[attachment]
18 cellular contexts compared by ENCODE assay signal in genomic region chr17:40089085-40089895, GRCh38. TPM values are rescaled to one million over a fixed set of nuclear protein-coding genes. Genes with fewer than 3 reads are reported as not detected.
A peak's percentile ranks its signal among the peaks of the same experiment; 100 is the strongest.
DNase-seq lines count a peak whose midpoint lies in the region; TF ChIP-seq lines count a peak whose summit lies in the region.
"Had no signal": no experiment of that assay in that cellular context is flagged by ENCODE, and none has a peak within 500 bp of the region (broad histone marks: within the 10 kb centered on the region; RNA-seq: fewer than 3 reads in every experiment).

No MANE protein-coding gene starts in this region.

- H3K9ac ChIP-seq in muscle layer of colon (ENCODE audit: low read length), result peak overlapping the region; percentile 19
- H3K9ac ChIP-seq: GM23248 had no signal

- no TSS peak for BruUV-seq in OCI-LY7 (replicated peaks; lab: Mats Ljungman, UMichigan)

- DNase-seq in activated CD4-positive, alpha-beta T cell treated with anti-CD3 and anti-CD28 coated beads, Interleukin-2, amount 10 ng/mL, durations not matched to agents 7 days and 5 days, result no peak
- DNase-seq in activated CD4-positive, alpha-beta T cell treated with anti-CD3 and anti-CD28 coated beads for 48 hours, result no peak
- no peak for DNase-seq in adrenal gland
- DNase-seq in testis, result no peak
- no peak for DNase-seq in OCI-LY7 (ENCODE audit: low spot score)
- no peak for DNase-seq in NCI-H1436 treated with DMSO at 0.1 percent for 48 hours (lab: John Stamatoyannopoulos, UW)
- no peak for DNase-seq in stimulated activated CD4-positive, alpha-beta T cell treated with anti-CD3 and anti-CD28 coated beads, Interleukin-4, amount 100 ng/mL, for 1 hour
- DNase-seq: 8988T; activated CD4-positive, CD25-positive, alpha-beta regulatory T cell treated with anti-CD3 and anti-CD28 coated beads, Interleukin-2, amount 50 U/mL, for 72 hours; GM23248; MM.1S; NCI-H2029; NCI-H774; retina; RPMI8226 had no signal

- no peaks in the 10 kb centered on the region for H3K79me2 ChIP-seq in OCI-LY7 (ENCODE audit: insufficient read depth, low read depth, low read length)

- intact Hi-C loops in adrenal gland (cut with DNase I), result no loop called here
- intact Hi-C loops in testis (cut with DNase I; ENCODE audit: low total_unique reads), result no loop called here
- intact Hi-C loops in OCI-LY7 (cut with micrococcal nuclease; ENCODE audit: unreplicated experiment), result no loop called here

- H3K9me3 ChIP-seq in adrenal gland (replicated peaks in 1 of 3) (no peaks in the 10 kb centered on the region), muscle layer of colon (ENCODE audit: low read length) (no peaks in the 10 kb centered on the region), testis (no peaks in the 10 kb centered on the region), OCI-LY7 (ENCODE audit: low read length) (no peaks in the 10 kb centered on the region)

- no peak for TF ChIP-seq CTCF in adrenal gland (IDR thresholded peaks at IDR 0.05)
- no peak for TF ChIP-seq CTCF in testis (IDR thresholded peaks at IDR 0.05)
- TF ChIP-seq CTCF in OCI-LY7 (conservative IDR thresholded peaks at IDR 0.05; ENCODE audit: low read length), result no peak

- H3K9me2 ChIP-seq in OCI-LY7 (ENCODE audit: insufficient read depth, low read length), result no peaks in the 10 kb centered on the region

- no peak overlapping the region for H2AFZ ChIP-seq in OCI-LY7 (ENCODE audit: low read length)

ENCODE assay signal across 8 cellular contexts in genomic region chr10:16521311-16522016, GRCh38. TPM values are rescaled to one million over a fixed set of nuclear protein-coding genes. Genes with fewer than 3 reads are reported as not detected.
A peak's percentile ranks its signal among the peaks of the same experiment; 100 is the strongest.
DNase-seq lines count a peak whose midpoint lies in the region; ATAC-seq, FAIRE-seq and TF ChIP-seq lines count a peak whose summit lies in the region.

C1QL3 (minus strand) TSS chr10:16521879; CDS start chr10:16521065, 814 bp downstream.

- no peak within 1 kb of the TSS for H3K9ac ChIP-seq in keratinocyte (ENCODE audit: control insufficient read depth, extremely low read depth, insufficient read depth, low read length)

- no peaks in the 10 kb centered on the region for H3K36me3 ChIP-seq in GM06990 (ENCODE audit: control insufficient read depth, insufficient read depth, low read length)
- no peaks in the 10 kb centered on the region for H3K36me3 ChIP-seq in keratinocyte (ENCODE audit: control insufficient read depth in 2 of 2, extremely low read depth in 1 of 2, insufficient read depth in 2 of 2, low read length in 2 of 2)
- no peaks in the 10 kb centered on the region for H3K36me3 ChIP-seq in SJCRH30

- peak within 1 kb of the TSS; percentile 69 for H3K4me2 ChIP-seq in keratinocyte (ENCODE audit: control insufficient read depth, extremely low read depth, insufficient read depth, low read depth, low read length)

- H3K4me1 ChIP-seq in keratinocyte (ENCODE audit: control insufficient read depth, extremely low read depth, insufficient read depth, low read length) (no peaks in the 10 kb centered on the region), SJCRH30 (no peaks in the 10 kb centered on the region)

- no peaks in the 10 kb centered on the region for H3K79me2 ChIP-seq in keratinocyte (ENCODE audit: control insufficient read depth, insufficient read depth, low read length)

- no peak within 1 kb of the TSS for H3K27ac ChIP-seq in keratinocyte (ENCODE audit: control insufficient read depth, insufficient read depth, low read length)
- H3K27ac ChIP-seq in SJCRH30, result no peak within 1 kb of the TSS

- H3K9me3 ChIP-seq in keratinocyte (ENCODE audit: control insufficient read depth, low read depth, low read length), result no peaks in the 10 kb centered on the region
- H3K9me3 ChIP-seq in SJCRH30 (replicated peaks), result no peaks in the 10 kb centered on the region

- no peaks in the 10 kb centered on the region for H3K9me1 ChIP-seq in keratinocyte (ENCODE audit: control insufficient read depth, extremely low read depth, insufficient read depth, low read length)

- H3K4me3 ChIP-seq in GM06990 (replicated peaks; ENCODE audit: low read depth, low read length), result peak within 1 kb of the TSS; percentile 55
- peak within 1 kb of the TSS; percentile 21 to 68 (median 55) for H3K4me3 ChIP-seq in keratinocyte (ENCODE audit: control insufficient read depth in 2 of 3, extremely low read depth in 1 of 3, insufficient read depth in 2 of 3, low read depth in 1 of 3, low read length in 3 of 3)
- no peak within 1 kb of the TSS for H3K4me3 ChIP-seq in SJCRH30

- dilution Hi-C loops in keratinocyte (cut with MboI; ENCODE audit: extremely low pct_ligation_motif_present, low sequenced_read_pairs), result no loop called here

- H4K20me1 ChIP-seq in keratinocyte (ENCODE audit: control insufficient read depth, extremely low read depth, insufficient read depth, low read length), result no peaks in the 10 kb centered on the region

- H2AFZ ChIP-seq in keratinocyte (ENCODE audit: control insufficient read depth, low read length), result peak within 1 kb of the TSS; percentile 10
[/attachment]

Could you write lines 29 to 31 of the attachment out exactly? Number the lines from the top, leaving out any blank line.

DNase-seq lines count a peak whose midpoint lies in the region; ATAC-seq, FAIRE-seq and TF ChIP-seq lines count a peak whose summit lies in the region.

C1QL3 (minus strand) TSS chr10:16521879; CDS start chr10:16521065, 814 bp downstream.

- no peak within 1 kb of the TSS for H3K9ac ChIP-seq in keratinocyte (ENCODE audit: control insufficient read depth, extremely low read depth, insufficient read depth, low read length)